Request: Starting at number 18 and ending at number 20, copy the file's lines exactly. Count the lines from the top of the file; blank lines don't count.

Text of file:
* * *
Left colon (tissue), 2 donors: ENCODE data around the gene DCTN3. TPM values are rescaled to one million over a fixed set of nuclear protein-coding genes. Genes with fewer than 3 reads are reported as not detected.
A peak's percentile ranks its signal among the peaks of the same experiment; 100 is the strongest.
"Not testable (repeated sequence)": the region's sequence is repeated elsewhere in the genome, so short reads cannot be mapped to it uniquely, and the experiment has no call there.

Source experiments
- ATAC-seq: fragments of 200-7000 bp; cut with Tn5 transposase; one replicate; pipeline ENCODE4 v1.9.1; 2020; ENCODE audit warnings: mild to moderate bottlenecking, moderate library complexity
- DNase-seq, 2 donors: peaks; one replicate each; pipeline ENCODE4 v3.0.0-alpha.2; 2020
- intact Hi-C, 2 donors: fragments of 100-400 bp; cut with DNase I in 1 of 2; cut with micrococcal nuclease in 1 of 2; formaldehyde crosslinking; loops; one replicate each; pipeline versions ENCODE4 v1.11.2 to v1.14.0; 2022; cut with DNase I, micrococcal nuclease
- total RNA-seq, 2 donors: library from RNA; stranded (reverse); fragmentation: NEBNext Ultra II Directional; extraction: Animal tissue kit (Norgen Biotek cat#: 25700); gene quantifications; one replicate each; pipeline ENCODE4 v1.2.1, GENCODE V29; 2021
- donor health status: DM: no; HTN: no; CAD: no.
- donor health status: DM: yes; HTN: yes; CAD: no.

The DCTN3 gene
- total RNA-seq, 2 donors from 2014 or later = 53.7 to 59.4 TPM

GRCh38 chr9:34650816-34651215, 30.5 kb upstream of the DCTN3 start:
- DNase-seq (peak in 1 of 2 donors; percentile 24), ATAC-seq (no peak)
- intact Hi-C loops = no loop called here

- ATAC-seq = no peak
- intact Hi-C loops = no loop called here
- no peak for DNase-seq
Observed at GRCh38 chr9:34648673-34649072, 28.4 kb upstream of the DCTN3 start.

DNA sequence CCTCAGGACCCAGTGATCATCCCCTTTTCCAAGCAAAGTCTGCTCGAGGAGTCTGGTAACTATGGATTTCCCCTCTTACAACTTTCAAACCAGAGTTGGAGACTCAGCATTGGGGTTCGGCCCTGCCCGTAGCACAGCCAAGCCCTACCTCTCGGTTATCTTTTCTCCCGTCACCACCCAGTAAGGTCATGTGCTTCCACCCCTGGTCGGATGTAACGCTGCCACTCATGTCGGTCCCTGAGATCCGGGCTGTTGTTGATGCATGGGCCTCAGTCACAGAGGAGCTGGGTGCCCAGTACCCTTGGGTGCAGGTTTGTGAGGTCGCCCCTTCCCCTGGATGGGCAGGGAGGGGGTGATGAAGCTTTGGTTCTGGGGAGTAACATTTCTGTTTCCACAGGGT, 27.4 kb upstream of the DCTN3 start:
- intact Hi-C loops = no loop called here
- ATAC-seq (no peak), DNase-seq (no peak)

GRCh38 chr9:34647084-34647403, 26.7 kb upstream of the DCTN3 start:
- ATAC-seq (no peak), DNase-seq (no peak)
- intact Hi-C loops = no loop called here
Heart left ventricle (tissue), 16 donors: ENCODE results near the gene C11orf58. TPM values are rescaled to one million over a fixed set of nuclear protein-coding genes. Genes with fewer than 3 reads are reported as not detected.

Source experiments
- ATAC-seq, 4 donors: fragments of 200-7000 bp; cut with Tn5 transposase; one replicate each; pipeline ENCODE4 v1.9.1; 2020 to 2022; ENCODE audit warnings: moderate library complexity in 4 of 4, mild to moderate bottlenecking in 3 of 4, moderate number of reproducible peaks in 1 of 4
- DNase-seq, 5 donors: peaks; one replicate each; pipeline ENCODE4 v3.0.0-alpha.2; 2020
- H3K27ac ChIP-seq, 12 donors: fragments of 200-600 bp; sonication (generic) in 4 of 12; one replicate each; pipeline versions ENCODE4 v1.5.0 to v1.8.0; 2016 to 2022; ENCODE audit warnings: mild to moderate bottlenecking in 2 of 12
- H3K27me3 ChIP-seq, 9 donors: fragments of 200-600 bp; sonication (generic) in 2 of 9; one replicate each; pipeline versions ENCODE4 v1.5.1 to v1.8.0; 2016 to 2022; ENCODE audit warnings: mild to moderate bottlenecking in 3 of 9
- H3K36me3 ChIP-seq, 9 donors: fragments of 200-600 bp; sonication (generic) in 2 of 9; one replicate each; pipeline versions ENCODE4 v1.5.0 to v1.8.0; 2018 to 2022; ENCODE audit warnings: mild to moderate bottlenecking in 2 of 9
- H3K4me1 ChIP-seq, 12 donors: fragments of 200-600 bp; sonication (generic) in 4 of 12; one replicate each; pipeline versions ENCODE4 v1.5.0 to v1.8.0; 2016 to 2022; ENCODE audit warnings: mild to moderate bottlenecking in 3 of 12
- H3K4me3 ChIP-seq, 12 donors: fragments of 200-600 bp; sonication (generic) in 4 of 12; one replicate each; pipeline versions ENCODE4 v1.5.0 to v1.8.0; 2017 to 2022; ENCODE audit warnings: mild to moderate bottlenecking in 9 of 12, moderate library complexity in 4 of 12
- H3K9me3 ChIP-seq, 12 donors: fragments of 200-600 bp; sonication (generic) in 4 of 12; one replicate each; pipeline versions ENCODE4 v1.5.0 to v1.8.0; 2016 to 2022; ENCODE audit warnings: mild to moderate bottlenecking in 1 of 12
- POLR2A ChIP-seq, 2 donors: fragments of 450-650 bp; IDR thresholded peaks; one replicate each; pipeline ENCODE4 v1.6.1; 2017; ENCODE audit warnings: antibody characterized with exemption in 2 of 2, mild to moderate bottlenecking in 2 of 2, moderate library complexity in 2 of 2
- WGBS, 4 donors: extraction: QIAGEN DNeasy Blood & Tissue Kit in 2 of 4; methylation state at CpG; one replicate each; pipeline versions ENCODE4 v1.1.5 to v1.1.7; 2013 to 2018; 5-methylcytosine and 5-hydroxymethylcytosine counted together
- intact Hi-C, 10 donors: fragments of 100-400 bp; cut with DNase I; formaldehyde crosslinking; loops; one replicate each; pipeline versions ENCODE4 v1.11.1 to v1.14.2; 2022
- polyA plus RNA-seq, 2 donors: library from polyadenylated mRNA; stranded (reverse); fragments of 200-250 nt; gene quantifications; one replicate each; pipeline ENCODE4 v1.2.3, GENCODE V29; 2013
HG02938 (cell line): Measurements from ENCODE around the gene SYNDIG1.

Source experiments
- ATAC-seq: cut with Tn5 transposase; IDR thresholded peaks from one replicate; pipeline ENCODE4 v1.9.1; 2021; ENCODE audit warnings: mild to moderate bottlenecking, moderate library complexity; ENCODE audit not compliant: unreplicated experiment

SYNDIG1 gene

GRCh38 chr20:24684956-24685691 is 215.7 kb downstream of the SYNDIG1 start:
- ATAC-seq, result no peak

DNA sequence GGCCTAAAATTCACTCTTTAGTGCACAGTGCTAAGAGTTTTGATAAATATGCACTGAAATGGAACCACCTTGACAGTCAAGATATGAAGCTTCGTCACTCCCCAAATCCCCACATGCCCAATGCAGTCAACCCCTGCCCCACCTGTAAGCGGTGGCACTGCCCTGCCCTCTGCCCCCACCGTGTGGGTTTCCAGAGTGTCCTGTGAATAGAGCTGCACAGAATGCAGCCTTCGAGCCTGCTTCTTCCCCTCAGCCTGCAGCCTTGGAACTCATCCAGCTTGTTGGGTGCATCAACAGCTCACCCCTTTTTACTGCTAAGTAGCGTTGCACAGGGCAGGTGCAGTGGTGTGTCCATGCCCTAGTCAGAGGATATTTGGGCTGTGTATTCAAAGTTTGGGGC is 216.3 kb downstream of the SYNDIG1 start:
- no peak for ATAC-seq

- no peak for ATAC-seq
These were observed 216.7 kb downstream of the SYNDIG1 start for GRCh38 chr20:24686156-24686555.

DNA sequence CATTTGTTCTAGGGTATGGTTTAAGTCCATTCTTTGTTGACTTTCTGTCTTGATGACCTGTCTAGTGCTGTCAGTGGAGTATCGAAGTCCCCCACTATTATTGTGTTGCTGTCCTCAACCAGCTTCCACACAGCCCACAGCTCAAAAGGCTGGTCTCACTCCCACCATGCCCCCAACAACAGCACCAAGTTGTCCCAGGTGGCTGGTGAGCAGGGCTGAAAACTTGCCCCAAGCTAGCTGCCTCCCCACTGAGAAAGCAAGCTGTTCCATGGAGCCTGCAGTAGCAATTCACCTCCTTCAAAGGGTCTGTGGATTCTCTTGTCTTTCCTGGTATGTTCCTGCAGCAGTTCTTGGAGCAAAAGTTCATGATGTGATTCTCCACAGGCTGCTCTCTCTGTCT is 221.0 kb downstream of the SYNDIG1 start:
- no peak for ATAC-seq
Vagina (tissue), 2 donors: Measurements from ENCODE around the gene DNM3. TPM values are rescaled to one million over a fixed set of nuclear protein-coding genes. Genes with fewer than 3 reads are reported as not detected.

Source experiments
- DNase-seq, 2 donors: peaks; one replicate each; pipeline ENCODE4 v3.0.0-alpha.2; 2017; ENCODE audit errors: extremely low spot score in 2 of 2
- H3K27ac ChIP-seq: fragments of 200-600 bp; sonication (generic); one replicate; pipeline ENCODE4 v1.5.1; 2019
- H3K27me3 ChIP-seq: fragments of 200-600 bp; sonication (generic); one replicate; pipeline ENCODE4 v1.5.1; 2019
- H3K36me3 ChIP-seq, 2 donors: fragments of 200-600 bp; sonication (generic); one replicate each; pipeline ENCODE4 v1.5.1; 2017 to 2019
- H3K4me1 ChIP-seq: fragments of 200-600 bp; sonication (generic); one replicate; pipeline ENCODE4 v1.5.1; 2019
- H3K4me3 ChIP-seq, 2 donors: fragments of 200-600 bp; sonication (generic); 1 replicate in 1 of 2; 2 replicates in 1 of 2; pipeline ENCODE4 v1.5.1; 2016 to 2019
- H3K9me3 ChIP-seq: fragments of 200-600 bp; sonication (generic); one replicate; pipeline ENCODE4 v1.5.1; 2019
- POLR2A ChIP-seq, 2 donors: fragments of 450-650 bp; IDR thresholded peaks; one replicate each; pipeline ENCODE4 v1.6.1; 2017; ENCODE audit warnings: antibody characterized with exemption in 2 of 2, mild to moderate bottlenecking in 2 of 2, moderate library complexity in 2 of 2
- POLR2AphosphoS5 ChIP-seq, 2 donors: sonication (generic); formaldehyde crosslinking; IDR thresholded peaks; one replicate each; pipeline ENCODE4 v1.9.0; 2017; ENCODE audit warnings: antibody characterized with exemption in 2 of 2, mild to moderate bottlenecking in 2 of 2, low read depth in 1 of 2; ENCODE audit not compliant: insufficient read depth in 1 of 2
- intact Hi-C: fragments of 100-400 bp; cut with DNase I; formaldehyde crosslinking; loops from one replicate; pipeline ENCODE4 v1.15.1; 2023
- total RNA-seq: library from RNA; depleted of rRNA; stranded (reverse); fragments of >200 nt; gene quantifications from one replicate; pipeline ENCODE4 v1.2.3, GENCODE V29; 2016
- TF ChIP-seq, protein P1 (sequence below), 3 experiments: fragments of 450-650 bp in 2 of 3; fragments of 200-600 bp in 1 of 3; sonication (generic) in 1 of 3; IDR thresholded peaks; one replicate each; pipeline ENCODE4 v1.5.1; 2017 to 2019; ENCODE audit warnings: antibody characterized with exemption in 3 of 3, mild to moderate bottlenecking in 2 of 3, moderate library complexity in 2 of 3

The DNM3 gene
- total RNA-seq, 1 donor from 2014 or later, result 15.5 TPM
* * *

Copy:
- no peak for DNase-seq
Observed at GRCh38 chr9:34648673-34649072, 28.4 kb upstream of the DCTN3 start.

DNA sequence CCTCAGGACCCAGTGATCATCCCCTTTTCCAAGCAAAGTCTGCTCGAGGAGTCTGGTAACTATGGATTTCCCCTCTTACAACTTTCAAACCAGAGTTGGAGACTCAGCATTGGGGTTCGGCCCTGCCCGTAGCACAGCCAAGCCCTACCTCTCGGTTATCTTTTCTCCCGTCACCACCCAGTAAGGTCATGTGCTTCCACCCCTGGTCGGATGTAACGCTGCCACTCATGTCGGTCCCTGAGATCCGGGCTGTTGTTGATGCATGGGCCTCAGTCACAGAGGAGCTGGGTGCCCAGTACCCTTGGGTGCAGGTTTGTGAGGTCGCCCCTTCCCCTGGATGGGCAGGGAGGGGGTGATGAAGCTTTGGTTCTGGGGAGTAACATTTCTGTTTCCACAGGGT, 27.4 kb upstream of the DCTN3 start: